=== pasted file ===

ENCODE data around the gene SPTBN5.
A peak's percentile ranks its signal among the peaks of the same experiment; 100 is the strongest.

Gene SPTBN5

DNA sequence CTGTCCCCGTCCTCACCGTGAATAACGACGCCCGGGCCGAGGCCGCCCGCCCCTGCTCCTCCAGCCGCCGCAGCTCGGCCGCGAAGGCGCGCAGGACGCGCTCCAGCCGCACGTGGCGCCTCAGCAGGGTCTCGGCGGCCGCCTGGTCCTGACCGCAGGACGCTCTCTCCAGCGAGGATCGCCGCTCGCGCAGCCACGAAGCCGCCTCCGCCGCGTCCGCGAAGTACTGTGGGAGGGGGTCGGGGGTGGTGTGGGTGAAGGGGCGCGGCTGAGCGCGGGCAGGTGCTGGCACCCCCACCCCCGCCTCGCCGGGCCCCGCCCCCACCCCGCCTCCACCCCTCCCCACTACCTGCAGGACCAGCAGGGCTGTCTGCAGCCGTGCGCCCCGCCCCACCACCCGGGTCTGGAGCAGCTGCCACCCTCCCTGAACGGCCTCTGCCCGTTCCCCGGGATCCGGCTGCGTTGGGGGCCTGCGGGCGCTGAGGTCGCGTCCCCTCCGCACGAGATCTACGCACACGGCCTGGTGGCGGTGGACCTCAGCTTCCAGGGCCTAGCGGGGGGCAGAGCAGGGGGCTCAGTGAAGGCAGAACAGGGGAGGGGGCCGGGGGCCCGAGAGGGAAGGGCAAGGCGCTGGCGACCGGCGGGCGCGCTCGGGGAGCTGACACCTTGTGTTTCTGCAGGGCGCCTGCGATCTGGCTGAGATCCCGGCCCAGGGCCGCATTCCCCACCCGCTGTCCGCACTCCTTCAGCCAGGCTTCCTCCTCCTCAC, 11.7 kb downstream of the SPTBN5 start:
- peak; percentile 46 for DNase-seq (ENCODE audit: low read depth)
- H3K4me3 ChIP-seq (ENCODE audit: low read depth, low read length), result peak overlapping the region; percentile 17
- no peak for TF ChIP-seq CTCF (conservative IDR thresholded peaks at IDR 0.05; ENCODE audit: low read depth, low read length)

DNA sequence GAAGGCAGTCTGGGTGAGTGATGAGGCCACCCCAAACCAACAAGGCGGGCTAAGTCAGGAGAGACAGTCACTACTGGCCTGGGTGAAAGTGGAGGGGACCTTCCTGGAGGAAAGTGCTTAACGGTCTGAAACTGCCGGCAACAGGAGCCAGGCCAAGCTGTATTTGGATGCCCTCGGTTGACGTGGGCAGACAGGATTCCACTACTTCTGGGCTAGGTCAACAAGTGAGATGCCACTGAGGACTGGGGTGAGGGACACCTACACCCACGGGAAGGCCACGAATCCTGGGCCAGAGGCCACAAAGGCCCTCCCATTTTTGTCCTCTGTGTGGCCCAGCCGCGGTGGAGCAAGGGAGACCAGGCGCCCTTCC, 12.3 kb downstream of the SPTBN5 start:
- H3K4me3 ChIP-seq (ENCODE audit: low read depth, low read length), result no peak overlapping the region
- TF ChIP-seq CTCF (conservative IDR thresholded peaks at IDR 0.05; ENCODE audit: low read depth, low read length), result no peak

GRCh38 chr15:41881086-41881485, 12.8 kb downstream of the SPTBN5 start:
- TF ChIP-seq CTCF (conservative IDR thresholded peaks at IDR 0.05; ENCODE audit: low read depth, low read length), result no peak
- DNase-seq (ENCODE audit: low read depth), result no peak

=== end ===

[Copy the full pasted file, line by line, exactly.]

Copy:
ENCODE data around the gene SPTBN5.
A peak's percentile ranks its signal among the peaks of the same experiment; 100 is the strongest.

Gene SPTBN5

DNA sequence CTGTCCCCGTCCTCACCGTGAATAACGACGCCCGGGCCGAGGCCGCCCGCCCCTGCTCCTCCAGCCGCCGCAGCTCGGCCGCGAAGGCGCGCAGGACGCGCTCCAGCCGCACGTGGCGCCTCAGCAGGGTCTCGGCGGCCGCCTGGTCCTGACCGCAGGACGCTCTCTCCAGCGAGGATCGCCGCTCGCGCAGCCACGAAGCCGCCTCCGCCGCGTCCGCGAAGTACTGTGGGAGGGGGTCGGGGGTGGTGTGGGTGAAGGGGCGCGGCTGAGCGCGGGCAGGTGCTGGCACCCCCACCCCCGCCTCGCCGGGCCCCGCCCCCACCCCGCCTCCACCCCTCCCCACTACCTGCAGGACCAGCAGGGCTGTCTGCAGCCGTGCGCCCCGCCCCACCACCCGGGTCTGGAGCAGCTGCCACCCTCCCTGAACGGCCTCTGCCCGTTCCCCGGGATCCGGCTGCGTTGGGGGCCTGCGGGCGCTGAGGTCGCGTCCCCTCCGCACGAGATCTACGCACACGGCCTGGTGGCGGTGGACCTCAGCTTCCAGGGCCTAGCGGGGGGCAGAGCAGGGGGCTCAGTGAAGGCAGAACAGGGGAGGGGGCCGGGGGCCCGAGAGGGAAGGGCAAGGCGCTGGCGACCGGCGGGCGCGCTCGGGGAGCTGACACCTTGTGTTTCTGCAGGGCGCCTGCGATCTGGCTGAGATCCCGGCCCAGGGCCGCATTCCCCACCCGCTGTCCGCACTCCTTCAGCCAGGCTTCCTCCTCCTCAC, 11.7 kb downstream of the SPTBN5 start:
- peak; percentile 46 for DNase-seq (ENCODE audit: low read depth)
- H3K4me3 ChIP-seq (ENCODE audit: low read depth, low read length), result peak overlapping the region; percentile 17
- no peak for TF ChIP-seq CTCF (conservative IDR thresholded peaks at IDR 0.05; ENCODE audit: low read depth, low read length)

DNA sequence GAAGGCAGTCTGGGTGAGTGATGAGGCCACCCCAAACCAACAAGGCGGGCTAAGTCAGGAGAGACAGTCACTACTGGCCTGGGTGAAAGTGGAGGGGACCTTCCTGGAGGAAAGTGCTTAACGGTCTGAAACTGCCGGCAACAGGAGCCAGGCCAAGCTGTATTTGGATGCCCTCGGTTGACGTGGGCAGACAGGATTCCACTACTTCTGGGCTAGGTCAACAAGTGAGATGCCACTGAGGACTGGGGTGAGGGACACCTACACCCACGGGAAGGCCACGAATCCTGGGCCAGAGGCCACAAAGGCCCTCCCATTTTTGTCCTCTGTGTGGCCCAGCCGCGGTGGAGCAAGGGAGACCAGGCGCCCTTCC, 12.3 kb downstream of the SPTBN5 start:
- H3K4me3 ChIP-seq (ENCODE audit: low read depth, low read length), result no peak overlapping the region
- TF ChIP-seq CTCF (conservative IDR thresholded peaks at IDR 0.05; ENCODE audit: low read depth, low read length), result no peak

GRCh38 chr15:41881086-41881485, 12.8 kb downstream of the SPTBN5 start:
- TF ChIP-seq CTCF (conservative IDR thresholded peaks at IDR 0.05; ENCODE audit: low read depth, low read length), result no peak
- DNase-seq (ENCODE audit: low read depth), result no peak